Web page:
Books

John Le Carre’s Latest Work Is a Coda to His Great Circus Novels

In Legacy of Spies, the deeds of the past are weighed against the morality of the present.

Unlike a few of John le Carre's books, which had clearly identifiable villains – big pharma and arms dealers among others – A Legacy of Spies remains far less political. Credit: Pixabay

Unlike a few of John le Carre’s books, which had clearly identifiable villains – big pharma and arms dealers among others – A Legacy of Spies remains far less political. Credit: Pixabay

There has always been an undercurrent of sadness in John le Carre’s novels. The Smiley trilogy, perhaps the apogee of the great man’s oeuvre, is a prime example – it is a saga of betrayal, personal and professional, of disloyalty and infidelity, of a world without any human connections, occupied by men and a few women with a perverse morality, all well camouflaged by patriotism and allegiance to a higher cause.

When the Cold War ended, le Carre watchers said the author would now run out of steam – after all, it was the tension between the West and the communist world that formed the core of his novel, his entire fictional universe. While he kept writing, not all of his books were of the same quality – new villains had to be found and the experiments did not always work. The Tailor of Panama had wit, but a restricted arena, and while The Constant Gardener soared in its depiction of moral choices, the pharma industry as a shadowy force had limited traction. To this reviewer, the Night Manager and A Most Wanted Man remain the most satisfying of his later works.

In his latest outing, the note of melancholy is heightened by the plot – if it can be called that – which is founded on memory. This memory is not nostalgia or indeed memoirs that a spy may write; here both the protagonist and those trying to pry out secrets of the past from him both belong to the same side and yet their own versions of it vastly differ. This is about remembering and forgetting, but while one was there, the others are basing their own assessment on contemporary practices and ideologies. Naturally, there is no middle ground and it is quite clear that the older practitioner is out of date with modern times.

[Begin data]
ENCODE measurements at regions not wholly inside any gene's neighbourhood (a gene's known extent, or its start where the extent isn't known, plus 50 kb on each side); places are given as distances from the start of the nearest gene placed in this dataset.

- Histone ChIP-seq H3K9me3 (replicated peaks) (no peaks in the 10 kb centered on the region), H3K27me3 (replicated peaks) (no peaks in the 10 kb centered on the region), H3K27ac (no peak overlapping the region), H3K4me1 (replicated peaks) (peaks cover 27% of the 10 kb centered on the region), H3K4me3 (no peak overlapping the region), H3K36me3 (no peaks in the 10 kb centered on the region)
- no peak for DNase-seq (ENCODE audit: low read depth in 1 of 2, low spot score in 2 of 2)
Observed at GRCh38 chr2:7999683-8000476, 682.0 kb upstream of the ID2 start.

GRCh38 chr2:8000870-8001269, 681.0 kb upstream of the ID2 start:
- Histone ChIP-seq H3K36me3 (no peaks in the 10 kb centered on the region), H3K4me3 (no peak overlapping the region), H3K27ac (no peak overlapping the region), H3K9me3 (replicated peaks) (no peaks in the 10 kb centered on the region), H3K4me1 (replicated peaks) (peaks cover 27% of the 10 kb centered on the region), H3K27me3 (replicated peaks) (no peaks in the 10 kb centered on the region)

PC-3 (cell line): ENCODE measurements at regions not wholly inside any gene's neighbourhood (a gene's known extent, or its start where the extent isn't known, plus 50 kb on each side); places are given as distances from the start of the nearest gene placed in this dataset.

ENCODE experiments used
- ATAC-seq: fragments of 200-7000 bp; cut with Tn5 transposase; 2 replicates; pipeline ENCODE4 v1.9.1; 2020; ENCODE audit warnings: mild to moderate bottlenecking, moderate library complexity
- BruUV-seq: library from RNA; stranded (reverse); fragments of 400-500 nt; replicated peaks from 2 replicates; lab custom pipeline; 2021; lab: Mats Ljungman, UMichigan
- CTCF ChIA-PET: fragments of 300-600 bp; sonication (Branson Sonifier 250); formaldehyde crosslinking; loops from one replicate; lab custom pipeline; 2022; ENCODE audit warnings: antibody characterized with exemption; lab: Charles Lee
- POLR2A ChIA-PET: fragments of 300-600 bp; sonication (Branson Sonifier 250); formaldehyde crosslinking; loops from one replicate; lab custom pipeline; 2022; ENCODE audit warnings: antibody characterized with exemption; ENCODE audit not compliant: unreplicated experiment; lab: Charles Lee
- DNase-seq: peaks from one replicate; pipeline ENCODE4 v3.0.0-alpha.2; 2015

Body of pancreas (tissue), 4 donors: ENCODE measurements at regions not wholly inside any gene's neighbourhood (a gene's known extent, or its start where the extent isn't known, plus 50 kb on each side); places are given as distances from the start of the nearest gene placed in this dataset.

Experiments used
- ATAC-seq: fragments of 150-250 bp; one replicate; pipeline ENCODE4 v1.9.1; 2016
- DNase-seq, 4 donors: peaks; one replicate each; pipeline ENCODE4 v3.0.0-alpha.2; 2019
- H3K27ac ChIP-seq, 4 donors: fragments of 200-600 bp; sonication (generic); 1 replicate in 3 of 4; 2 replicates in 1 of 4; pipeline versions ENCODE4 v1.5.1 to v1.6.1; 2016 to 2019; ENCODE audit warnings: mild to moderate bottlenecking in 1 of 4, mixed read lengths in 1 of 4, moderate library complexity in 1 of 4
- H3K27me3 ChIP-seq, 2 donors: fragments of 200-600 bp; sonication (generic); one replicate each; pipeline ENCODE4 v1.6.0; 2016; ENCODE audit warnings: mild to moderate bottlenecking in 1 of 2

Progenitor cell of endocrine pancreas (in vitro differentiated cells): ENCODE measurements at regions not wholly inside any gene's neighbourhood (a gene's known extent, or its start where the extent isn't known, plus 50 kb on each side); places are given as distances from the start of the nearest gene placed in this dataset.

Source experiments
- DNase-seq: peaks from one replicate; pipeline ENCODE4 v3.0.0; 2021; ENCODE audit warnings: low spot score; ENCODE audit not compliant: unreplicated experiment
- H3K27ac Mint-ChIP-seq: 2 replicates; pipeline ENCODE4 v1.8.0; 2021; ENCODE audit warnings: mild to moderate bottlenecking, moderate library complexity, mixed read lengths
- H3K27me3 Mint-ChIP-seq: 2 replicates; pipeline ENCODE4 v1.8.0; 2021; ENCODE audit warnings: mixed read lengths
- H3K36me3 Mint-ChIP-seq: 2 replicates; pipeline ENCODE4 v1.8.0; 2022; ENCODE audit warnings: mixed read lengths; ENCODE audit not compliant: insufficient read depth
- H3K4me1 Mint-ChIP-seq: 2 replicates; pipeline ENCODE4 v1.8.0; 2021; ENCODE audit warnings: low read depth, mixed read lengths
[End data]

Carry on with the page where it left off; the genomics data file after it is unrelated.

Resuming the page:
British author John Le Carre. Credit: Reuters

British author John Le Carre. Credit: Reuters

Peter Guillam, once the boss of the Lamplighters of the Circus and involved in many a crucial if dirty job during the good old days of the Cold War, is summoned to his old office in London from his retirement farm in France. The Circus has physically changed –  “And where has all the noise gone? The silence gets worse the longer I listen. No jolly chatter of typewriters, no unanswered telephones ringing off the hook, no clapped-out file trolley rattling its way like a milkman’s float over the bare-board corridors, no furious male roar of stop that bloody whistling!”

It gets worse, when he meets Bunny and Laura, the two in-house officers mandated with asking him to think back on a botched operation; they are all smoothness and exceedingly clever and lay it out right away: “So what we have, Peter, bluntly, is a bit of a serious legal porridge to sort out,” Bunny resumes at a slower, louder pace, having spotted my new hearing aids peeking out of my white locks. “Not a crisis yet, but active and I’m afraid rather volatile. And we very much need your help.”